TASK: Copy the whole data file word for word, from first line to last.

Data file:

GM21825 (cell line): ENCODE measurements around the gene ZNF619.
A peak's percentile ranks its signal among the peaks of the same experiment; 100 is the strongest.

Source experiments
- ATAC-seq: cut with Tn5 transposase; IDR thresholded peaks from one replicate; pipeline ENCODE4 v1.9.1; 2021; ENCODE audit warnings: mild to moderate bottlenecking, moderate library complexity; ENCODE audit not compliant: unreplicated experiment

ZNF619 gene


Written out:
GM21825 (cell line): ENCODE measurements around the gene ZNF619.
A peak's percentile ranks its signal among the peaks of the same experiment; 100 is the strongest.

Source experiments
- ATAC-seq: cut with Tn5 transposase; IDR thresholded peaks from one replicate; pipeline ENCODE4 v1.9.1; 2021; ENCODE audit warnings: mild to moderate bottlenecking, moderate library complexity; ENCODE audit not compliant: unreplicated experiment

ZNF619 gene